We were able to get Ian to follow his rattle with his eyes…
Amazingly, babies learn quickly that life is full of routines. This month, your baby is beginning to recognize that events often come in pairs. Does she smack her lips or make noises when she spots her bottle? That’s because she knows dinner is on its way. Sounds simple. But it’s a cognitive leap she couldn’t make a few weeks ago.
Soon you’ll find your baby is soothed and comforted by daily routines. So start a simple bedtime ritual. A bath followed by a lullaby, for example. Your baby will know it’s “night night” time when the lullaby ends.
As a new parent, you will spend lots of time trying to “read” your baby. Hungry? Tired? Just wanting to be held? She can’t tell you what she needs, so it’s sometimes frustrating for both of you. That’s why it’s so exciting to see her begin to play with speech sounds. She’s already beginning to learn to talk.
Playing language games is a great way to bond with your baby. Make sounds and encourage her to imitate them. Child development experts call this game a “vocal volley.” Your two-month-old is learning that taking turns is key to making conversation. She may start picking up the intonations of adult speech, too.
You don’t need cake and ice cream to create a social event for your baby. Spending time with Mom and Dad is always a party. Smiling, talking, and singing are the social stimulation she needs. Even changing her diaper is a good opportunity for some one-on-one fun.
Your baby will start staying awake for longer periods this month. Look for signs that she’s alert and ready to interact. At six weeks, she will begin to recognize the difference between social and nonsocial events.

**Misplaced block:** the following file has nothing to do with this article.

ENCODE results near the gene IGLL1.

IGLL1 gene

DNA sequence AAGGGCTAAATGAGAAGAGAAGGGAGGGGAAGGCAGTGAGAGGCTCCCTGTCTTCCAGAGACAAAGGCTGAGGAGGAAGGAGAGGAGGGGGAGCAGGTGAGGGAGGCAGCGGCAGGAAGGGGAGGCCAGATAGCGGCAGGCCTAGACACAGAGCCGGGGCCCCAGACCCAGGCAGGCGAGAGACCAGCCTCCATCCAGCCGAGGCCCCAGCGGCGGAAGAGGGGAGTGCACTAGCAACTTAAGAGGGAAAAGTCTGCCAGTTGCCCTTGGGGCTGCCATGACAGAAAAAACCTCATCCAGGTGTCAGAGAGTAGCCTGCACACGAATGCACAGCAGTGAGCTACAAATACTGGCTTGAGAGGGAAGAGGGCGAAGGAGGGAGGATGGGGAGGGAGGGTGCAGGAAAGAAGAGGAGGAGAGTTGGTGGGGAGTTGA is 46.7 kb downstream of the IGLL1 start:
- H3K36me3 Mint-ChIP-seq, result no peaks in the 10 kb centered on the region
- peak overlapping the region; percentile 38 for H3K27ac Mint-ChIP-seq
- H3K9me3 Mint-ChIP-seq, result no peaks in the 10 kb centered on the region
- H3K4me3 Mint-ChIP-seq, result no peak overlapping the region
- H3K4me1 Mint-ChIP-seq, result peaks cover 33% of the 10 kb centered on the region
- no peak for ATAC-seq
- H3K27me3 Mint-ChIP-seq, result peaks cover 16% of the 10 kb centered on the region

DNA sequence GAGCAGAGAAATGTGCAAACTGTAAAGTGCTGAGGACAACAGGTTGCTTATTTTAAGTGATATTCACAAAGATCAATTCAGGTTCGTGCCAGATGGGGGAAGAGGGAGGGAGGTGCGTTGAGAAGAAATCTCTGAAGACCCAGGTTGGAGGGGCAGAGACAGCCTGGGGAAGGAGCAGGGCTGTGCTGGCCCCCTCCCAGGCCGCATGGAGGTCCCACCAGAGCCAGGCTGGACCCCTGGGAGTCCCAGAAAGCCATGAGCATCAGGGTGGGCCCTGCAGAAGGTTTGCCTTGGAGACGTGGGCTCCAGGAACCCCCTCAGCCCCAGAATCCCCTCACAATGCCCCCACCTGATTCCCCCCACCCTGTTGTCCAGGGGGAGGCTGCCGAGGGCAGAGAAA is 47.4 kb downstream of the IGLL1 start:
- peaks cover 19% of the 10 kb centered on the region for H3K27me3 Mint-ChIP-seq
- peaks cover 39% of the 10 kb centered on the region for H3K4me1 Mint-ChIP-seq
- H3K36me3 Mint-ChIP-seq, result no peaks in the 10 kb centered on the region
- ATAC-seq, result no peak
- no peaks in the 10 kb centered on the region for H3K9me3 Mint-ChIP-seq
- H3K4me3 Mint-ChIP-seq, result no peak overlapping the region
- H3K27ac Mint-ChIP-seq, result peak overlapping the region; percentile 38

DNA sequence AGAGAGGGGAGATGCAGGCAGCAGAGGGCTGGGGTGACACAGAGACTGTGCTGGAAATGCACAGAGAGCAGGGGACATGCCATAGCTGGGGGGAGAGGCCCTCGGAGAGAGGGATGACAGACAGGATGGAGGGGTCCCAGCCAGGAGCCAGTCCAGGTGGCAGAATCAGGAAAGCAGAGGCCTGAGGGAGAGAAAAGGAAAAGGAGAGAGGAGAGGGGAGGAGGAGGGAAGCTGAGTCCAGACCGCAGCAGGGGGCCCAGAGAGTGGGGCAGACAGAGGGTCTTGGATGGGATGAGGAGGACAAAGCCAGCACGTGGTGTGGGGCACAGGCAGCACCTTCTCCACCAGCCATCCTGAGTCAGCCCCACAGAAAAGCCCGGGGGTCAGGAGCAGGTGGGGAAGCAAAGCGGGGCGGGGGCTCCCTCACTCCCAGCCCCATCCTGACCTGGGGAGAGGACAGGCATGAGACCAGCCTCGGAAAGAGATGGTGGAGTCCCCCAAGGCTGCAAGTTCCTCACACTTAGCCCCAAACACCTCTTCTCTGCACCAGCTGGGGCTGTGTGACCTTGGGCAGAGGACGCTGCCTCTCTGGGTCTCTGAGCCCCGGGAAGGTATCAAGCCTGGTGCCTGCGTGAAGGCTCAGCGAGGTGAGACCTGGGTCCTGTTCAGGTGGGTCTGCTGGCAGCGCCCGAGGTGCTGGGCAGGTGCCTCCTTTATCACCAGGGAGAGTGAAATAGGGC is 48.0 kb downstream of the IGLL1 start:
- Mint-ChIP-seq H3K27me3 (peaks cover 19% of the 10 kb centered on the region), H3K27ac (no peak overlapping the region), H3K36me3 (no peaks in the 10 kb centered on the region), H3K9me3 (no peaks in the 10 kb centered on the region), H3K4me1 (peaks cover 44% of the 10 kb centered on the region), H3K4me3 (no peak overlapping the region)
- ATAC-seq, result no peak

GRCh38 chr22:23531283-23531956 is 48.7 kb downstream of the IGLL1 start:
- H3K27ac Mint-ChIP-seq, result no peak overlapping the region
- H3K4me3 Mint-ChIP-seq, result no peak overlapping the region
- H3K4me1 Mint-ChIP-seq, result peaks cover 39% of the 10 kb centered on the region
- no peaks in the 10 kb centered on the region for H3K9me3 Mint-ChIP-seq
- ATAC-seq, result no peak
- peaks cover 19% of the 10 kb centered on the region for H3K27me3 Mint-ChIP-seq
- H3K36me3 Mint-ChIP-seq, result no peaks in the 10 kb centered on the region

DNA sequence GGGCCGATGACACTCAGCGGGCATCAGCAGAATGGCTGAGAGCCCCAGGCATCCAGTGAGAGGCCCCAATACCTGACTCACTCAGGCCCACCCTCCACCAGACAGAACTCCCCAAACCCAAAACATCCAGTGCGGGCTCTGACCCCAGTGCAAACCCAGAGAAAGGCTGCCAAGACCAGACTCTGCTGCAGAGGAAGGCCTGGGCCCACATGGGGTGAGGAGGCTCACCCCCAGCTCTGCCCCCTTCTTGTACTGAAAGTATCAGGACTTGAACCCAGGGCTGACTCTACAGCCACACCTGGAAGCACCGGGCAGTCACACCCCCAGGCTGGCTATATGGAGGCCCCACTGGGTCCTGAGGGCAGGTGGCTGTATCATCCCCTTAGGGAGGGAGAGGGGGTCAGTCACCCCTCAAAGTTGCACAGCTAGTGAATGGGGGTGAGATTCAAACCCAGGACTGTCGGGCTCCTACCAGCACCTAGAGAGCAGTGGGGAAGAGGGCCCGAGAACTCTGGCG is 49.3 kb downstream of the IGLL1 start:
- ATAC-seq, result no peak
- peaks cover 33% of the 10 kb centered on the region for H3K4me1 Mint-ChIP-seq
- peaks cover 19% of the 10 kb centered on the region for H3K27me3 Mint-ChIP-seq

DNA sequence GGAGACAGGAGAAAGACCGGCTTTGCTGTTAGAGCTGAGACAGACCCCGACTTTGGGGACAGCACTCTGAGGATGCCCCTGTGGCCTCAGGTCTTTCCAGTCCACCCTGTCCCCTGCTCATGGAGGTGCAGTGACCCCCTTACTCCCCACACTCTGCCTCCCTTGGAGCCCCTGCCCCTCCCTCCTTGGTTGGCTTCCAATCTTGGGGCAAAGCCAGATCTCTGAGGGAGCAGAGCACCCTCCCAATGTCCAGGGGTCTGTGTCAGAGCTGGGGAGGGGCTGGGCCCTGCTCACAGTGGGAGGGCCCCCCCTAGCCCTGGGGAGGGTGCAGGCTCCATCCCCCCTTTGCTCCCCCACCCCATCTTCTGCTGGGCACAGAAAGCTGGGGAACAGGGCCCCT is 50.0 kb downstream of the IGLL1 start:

Believe it or not, your baby’s first real smile is just around the corner. This “social smile” is your reward for the hard work and sleepless nights of early parenthood. What a great reason to celebrate.
The following advice was given in response to an email from PJ, who’s going into her last month of pregnancy. Hopefully this makes sense in the context it is given.
The crying doesn’t end once you give birth either. I’ve had more problems with my tear ducts since Ian was born than prior. It’s nuts.
The episiotomy is still a little sore, but only if I overdo it. You do have to do something to keep it clean, but they’ll tell you about that at the hospital. Basically, if Oakwood does it, they’ll have you wear ice packs for the first day or so (which are pads that had water put on them and then frozen) which may sound weird, but god did they feel good. They also have some other stuff that they’ll say to put on the pads as well, and they do help to some extent. I stopped using the ice packs and the st. john’s wort (I think that’s what it was) once I got home. Motrin will be your best friend. Was there a bandaid on the episiotomy?! Babe, you get stitched up where the sun doesn’t shine and the only person who will ever get close enough to see it will be Chris.
Make sure you have some lanolin cream. I use it probably about once a day and I should be using it more. The only glitch is that you can’t breastfeed again for three hours after you put it on and Ian’s feeding has sometimes been every two hours, so I usually put it on at night and then give him a bottle or something. The lanolin helps with the moisturizing (I think, at least it’s been helping), so I haven’t had any cracking and bleeding (yet, knock on wood). You can’t pump for two weeks after delivery, but I’ve really only pumped twice since I’ve been home and both times were because I HAD to. Trust me when I say this, you won’t feel the urge to pump right away because you’ll be wanting to spend your time doing other things. It takes just as long to pump as it does breastfeeding and if I don’t have to do it, then I don’t. Once Ian’s feedings are reduced a little more and I feel like I can do other things and still keep an eye on him (he likes to be held right now, a lot) then I’ll probably start pumping more often. I’ll definitely be pumping once he gets his teeth….no more breastfeeding at that point. :)